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Follow practical information for the beef producer on essential topics including management, reproduction and calving, new technology, facilities improvement, beef quality, and feed and nutrition.

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Most all of us have attended Beef Quality Assurance meetings and discussed the appropriate use of vaccines, antibiotics and other drugs in beef cattle. The discussions have focused on effective use, administration and withdrawal times. We always talk about the need to read the label and follow the label instructions. One of the areas on the label that not much time is spent on is the section labeled “Caution or Precaution.”

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Some producers are seeing significant re-growth in wheat fields this fall, and it can provide excellent late-season grazing for cows and weaned calves.

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Fall is, depending on where one lives, the time to process calves. As producers, fall also is the last time we physically have the calf in our possession. We need to take the time to note or record the information we would like to have for each calf.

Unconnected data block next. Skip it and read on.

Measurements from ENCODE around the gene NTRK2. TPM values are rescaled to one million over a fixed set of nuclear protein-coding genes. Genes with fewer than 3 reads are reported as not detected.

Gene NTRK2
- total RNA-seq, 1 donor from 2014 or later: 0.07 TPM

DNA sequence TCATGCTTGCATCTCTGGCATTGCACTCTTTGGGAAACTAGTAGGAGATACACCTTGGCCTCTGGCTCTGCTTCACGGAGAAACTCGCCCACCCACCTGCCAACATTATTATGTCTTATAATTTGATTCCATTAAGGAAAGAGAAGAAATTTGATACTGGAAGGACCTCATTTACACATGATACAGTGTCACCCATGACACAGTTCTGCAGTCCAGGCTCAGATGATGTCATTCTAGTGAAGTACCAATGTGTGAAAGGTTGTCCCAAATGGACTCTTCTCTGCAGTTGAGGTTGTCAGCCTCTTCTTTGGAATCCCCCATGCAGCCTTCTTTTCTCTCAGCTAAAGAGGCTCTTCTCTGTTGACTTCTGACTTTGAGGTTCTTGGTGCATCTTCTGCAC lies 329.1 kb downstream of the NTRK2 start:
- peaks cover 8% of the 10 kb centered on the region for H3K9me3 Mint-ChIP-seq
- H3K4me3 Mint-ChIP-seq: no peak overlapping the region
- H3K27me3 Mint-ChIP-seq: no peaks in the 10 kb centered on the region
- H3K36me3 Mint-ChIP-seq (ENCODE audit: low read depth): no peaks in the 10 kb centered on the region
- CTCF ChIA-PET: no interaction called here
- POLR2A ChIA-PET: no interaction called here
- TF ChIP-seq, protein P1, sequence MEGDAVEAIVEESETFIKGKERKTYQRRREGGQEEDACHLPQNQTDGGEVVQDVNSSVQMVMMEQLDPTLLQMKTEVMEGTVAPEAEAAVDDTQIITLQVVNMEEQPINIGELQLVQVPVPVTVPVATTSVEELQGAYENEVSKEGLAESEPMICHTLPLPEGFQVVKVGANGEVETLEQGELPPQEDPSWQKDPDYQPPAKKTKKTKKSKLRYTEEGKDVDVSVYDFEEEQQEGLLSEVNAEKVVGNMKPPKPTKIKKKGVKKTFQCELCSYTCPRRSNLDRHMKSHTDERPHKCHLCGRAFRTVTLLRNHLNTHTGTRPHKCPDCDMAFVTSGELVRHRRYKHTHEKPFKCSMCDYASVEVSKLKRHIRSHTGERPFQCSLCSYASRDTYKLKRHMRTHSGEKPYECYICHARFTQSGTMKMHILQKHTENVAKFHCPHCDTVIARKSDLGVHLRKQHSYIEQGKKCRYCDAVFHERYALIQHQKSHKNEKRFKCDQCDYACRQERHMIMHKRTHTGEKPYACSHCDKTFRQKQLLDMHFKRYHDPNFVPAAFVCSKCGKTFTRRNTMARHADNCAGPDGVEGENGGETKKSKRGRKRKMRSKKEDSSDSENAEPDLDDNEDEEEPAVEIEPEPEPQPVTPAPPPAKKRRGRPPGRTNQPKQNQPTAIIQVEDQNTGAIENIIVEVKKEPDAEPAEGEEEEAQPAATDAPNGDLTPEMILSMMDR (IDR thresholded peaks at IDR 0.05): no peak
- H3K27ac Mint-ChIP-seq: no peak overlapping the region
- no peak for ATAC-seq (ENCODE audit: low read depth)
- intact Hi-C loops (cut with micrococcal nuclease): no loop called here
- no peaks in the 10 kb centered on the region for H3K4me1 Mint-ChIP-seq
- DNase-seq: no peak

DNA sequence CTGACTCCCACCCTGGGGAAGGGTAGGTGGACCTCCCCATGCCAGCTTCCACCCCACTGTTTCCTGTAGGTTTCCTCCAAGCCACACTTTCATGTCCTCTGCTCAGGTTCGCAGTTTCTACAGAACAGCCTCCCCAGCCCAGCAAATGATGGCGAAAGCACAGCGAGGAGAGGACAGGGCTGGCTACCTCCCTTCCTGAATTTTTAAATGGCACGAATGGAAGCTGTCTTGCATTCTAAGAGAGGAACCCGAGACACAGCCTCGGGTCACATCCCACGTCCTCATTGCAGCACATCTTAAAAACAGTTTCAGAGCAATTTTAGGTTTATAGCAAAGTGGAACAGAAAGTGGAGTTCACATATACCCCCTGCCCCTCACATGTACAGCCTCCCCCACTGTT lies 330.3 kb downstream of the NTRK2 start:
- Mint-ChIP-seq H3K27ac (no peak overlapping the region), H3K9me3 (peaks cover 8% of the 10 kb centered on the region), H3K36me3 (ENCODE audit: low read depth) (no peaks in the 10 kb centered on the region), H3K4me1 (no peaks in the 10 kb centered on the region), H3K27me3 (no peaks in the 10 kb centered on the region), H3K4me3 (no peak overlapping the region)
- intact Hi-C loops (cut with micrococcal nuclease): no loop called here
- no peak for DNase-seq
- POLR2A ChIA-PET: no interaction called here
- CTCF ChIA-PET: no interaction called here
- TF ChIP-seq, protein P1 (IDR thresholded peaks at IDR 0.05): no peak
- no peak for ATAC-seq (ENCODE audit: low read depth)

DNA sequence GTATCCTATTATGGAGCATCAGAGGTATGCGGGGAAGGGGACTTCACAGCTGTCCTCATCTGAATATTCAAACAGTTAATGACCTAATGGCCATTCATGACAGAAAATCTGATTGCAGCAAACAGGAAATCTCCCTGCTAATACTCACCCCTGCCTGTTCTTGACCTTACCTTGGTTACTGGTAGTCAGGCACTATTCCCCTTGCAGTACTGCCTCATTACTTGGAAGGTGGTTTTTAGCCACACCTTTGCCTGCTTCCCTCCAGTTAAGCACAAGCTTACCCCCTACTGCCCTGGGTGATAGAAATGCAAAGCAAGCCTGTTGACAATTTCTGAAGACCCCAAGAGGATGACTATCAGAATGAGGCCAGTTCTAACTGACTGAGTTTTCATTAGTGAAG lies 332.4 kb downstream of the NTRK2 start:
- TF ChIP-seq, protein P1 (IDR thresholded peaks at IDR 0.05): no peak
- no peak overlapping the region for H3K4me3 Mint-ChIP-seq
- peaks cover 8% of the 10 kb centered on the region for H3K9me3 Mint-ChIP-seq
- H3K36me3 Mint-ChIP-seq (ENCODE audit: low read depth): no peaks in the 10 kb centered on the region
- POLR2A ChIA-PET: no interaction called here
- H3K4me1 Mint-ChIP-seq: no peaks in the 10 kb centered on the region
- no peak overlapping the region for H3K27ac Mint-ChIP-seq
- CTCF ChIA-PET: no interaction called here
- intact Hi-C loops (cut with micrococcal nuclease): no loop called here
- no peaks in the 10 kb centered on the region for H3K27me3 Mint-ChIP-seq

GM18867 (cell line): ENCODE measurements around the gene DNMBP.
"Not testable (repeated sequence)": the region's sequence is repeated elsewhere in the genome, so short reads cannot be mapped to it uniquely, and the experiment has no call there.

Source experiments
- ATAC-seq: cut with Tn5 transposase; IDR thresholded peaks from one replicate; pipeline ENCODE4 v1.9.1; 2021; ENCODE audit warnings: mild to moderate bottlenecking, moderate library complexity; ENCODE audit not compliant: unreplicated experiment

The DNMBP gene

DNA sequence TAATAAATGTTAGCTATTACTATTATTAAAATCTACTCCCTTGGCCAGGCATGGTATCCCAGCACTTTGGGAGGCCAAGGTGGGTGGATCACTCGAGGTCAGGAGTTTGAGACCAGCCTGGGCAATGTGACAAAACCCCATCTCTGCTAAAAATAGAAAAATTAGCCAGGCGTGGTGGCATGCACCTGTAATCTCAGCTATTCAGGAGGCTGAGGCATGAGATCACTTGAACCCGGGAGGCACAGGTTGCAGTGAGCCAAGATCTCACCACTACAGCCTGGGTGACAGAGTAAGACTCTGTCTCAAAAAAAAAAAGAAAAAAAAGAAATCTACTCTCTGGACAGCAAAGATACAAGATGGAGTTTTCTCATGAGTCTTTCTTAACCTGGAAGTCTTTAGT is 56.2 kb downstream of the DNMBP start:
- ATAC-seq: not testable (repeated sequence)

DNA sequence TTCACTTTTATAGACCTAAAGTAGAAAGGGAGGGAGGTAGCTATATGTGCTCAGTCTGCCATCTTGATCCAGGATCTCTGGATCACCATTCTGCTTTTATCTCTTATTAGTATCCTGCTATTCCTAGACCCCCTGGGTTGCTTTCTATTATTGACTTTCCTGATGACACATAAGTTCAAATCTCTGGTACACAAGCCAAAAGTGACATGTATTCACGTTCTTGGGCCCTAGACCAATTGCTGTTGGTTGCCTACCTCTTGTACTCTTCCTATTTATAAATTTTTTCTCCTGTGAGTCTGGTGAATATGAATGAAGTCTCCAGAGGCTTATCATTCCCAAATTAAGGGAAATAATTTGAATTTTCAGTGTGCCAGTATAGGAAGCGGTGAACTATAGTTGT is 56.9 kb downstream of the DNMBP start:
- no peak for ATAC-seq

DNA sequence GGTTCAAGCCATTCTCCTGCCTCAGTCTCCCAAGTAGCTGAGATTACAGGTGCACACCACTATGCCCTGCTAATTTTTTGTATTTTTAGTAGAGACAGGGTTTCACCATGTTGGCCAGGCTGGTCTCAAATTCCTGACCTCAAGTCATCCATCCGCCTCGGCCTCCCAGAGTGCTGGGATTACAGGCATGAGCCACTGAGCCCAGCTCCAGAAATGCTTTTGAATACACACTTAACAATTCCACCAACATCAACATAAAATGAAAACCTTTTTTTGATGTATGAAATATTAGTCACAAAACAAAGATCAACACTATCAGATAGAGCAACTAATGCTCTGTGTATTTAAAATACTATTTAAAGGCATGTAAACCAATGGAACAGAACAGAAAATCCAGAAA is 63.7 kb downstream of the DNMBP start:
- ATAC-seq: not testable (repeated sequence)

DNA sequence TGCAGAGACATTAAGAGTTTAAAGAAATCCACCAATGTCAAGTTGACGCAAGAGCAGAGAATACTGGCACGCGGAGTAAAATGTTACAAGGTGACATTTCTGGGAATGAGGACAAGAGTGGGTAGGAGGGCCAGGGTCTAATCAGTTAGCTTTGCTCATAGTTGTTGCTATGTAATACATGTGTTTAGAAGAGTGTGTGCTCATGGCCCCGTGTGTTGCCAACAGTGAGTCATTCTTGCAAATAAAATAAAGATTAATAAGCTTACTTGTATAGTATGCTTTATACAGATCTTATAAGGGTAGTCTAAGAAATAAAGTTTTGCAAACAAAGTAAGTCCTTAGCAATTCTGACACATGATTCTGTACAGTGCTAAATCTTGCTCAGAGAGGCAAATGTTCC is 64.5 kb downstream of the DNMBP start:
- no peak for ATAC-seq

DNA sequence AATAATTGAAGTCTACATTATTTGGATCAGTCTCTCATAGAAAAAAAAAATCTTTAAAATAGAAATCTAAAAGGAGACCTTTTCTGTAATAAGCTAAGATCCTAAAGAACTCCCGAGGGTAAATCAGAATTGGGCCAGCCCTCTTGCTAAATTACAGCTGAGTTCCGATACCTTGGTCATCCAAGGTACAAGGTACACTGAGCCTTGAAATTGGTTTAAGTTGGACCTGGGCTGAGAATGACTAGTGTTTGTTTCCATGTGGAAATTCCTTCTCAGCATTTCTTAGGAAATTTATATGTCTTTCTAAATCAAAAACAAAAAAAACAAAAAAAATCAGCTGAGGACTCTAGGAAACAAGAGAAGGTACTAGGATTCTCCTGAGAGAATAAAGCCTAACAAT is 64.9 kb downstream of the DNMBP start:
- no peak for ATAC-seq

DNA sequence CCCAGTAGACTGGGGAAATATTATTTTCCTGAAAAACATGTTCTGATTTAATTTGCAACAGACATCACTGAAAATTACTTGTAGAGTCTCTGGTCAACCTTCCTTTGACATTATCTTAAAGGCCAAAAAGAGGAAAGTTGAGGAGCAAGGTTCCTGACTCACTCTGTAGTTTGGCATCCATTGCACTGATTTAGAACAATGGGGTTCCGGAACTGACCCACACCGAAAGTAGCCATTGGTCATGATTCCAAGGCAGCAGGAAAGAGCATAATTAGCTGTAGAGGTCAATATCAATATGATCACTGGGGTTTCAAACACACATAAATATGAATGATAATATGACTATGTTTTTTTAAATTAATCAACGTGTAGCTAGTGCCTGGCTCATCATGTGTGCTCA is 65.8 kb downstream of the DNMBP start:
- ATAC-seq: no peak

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As fall calving grows more popular each year in southwest Missouri, University of Missouri extension specialist Eldon Cole says more producers are using an exact timeline for artificial insemination in their herds this fall. “This means females will be bred around Nov. 20 for a Sept. 1 calf. We’re only two months away from that target date,” said Cole.

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As the breeding season approaches, generally everyone is thinking about getting cows and heifers in shape for the breeding season. A nice, tight breeding season results in a nice, tight calving season, which generally is the most economical for producers. However, the cow is only half of the equation. Don’t forget about the bulls!

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Safe and effective cattle handling has always been important. In the past few years there has been a move toward what has been called low-stress handling, or as I prefer to call it, a return to sound stockmanship.

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